Today is Thanksgiving, a day traditionally meant for giving thanks for our blessings. For some of us, pausing to reflect on what we’re grateful for this year might be more challenging than it’s been in the past. But one thing we might want to include on our list is the technology, warts and all, that has allowed us to maintain some normalcy in our lives and has made social distancing tolerable.
What would we do without Zoom and similar applications? Video conferencing platforms have enabled us to continue working, have playdates, attend religious services, throw dinner parties, and otherwise socialize from our homes. While Zoom was recently under investigation by both the Federal Trade Commission and NY Attorney General (and has since signed agreements to clean up its privacy and security practices), and nobody will ever look at Jeffrey Toobin the same way, the benefits that video conferencing platforms are providing are huge.
The impact that e-commerce has had during COVID cannot be overstated. While brick-and-mortar stores have suffered huge declines, and businesses small and large including iconic ones like Lord & Taylor and Neiman Marcus have experienced closures and bankruptcies, e-commerce has been “at the forefront of retail.” What would we have done during lockdown without groceries, toilet paper, and root touch-up kits delivered to our doorsteps by our delivery heroes?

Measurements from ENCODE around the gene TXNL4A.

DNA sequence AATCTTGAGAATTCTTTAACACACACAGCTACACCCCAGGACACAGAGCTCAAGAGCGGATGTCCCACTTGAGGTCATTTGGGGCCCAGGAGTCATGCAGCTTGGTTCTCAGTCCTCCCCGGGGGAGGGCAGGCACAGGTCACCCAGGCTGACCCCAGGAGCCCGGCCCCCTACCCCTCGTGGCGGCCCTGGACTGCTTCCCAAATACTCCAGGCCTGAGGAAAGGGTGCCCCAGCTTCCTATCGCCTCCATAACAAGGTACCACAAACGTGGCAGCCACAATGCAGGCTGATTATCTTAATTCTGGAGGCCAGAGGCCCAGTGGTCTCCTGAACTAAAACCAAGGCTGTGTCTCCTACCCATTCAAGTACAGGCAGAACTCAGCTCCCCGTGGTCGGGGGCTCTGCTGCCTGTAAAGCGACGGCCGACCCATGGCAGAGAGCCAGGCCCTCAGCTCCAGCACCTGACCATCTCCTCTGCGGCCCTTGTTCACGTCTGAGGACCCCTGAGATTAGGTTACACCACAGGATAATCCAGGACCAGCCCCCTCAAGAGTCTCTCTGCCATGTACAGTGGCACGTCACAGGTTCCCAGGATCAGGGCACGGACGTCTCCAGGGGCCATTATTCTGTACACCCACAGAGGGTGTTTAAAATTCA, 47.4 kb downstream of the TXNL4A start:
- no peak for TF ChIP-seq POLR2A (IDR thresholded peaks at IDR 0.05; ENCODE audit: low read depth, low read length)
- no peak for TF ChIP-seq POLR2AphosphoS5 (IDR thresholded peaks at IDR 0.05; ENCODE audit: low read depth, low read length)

Recently, contact tracing apps have come into use as a way to fight the virus on a widescale basis. For decades, contact tracing had been a manual, labor-intensive infectious disease control measure employed by public health personnel as a key strategy to identify and prevent the growth of potential “hot spots” and disease spread. Tracing apps enable much greater scalability, thereby increasing the efficiency of tracers’ work. (Reminder: check out a tracing app’s privacy practices before you sign up.)
There have been many other technological developments, like “ed tech,” online educational services that have made it possible for our children to continue to learn remotely, and telehealth, which has allowed us to go to the doctor remotely. Services like Teleparty (formerly Netflix Party) and Houseparty even enable us to watch TV or go to the movies remotely with friends, or to “hang out” in groups online.
But perhaps the most meaningful use of technology during the pandemic was and continues to be the use of cellphones which, during the darkest days that unfortunately still continue, allow terminally ill patients to say their final good-byes to loved ones who cannot be with them during their last moments on earth.
So while 2020 has been hideous, I will take the time this year during my Thanksgiving (Zoom) celebration to give thanks, as usual, for health and my loved ones, the vaccine that is finally coming into sight, and yes, for the (imperfect) internet and the technology that has enabled so much.
By Gille Ann Rabbin, Esq., CIPP/US, CIPP/E